The County says it is inequitable to have the internal bargaining unit employees pay more to the WRS than the deputies. Of course it is inequitable. It is also inequitable that the non-protective bargaining units lost almost all of their bargaining rights and protective bargaining units retained all their bargaining rights. Neither the County nor the Union created this inequity. The newly enacted state law created it. The Legislature even had a chance to review the WRS contribution by protective employees in May of 2011 and refused to force protective employees pay the employees’ share of the WRS except for new hires. It is appropriate to consider this case involving protective employees with traditional arbitration considerations in analyzing the final offers and how they best fit the statutory criteria (as the criteria existed before July 1, 2011). The external comparables clearly favor the Association on both wage increases and the WRS contribution. The internal comparables have little, if any, weight in this case because the 5.8 percent WRS contribution was imposed upon them by law and because there are no voluntary settlements in the internal units.
. . .
If the County wants to achieve internal consistency among its employees, it may do so over time, as new hires come on board or bargaining starts to equalize benefits. However, at this point in time, none of the statutory criteria favors the County’s final offer, and the Association’s final offer is preferred and to be incorporated into the parties’ successor collective bargaining agreement.17
In short, while some reference to internal comparability on issues such as certain types of leave, or those relating to difficult to administer benefits might occur, for the most part a “voluntary settlement” with a general municipal employee bargaining unit means little. In essence, the Arbitrators seem to recognize that by creating different bargaining systems for the two types of employees, the legislature recognized that public safety employees are simply a more important core governmental service than Act 10 groups.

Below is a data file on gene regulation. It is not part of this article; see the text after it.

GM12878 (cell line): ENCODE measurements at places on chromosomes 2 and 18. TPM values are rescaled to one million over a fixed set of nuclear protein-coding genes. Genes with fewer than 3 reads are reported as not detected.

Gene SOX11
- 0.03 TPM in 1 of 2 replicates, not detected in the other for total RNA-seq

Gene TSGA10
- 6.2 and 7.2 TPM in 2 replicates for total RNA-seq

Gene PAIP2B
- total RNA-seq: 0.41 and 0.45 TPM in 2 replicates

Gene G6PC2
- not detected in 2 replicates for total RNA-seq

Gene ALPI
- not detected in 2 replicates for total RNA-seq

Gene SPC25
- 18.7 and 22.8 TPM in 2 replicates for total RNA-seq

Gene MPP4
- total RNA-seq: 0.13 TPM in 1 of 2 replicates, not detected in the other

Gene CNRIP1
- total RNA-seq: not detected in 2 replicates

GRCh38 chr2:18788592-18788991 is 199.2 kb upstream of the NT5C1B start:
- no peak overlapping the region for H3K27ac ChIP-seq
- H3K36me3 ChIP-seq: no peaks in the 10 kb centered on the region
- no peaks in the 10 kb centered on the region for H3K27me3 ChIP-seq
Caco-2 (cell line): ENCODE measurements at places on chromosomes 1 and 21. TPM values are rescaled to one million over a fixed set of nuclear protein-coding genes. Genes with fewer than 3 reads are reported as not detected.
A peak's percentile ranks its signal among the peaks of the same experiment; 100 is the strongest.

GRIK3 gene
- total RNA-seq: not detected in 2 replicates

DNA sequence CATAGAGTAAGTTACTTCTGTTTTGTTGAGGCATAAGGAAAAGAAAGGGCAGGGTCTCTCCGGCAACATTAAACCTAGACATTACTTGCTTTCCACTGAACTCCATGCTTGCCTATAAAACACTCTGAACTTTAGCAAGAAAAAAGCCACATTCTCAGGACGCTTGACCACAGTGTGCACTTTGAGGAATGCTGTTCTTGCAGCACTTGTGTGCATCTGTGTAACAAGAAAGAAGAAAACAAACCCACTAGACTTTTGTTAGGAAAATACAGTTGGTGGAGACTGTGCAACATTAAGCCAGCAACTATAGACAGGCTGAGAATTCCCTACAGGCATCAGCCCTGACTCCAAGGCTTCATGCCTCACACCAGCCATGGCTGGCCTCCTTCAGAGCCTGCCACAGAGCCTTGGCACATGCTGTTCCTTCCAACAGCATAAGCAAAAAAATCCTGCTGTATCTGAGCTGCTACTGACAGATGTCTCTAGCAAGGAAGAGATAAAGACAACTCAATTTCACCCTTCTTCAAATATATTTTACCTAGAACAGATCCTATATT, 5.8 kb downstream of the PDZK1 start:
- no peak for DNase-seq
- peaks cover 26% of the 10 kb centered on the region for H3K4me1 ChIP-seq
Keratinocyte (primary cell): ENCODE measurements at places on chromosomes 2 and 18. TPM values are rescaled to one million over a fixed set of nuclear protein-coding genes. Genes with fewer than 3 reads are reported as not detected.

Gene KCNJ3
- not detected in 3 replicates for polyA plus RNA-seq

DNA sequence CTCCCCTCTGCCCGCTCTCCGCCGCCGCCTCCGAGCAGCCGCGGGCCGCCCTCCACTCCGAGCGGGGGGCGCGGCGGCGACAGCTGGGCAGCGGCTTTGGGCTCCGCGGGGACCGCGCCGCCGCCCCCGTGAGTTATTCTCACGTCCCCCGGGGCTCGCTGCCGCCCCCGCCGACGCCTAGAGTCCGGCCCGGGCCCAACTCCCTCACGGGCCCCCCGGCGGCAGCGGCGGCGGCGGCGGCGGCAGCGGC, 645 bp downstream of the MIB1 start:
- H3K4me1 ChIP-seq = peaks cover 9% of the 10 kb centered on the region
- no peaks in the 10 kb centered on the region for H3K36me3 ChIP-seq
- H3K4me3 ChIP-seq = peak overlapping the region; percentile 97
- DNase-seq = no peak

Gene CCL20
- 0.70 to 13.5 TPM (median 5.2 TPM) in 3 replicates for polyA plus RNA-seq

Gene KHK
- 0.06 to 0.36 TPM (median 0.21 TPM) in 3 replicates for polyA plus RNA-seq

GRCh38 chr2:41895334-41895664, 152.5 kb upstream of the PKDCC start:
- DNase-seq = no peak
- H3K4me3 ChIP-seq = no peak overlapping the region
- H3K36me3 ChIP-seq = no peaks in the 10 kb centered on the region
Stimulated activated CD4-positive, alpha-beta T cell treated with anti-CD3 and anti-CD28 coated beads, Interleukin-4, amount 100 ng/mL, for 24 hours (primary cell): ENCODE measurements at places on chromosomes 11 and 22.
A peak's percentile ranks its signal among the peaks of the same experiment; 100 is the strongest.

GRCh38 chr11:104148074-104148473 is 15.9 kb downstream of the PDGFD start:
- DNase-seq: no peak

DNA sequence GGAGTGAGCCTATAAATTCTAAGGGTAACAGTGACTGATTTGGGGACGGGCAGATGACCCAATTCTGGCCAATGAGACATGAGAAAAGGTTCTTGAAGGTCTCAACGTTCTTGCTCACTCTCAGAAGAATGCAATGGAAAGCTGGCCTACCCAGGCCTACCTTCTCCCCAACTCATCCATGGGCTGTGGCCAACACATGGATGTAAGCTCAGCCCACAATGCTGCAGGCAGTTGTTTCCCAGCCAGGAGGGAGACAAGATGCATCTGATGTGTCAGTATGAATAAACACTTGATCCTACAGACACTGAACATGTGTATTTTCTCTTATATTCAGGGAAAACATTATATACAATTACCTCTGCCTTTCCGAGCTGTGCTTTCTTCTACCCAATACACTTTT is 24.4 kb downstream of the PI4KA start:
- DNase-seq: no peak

While Arbitrators so far have given little weight to internal morale issues created by disparate benefit treatment of general municipal employees and public safety personnel, Arbitrators have begun to define the “hot issues,”18 the most dominant of which seems to be external comparability. One Arbitrator was more inclined to rely on the external comparability factor in Wisconsin Statute Section 111.77(6)(bm)4a than internal comparability, even with another internal public safety unit.19 Arbitrator Morrison stated:
The Association says it is well aware of the fact that arbitrators are loath to award settlements that are greater than those voluntarily agreed to by other bargaining units within the same municipality. (Internal comparables) . . . . The Association says it was not able to bargain with the City because it (the City) refused to bargain in good faith since they knew they were never going to offer more than the Firefighters had received. It went through the motions but did no more than that. To award the City’s offer based on the Firefighter’s offer flies in the face of the arbitration process and the arrogance of the City cannot be condoned. Each bargaining unit must be allowed to determine what is, and what is not, worth fighting for. The Undersigned agrees with the Association’s position in this regard and has mentioned it above under No. 4.20
The issue of “total compensation” has also been addressed by Arbitrators. If the employer offers a better-than-average health plan, do they get any “credit” for it from the Arbitrator? Conversely, if the employer unilaterally gives a less competitive plan, will the Arbitrator “punish” the employer because of the lack of any “quid pro quo” for the reduced benefit? Certainly, pre-Act 32, the answer was “yes”. But by making health insurance and the impact of health insurance on wages, hours and working conditions a prohibited subject, what will Arbitrators do? How Arbitrators have approached the “quid pro quo” issue generally after Act 32 gives us some guidance.
Looking only at WRS and health insurance premium contributions (not at plan design) after Act 32, Arbitrator Strycker stated:
It is important to recognize that wage adjustments cannot be viewed independently, as employee health insurance premium and employee WRS contributions impact actual earnings. In order to have a more complete understanding of the economic situation within the comparables and the Union proposal, an analysis of employee contributions is necessary . . . 21